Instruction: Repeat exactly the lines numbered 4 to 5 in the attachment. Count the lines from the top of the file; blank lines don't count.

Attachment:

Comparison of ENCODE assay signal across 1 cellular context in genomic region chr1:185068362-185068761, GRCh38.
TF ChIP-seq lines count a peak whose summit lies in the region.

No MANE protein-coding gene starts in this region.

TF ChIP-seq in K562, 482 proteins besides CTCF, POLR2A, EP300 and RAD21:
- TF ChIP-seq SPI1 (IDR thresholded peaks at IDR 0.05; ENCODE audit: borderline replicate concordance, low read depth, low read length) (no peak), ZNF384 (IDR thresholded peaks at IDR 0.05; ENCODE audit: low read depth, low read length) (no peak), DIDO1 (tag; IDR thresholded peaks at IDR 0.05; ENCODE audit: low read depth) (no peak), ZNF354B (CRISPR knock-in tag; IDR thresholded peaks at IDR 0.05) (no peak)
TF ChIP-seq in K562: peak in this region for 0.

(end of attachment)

TF ChIP-seq in K562, 482 proteins besides CTCF, POLR2A, EP300 and RAD21:
- TF ChIP-seq SPI1 (IDR thresholded peaks at IDR 0.05; ENCODE audit: borderline replicate concordance, low read depth, low read length) (no peak), ZNF384 (IDR thresholded peaks at IDR 0.05; ENCODE audit: low read depth, low read length) (no peak), DIDO1 (tag; IDR thresholded peaks at IDR 0.05; ENCODE audit: low read depth) (no peak), ZNF354B (CRISPR knock-in tag; IDR thresholded peaks at IDR 0.05) (no peak)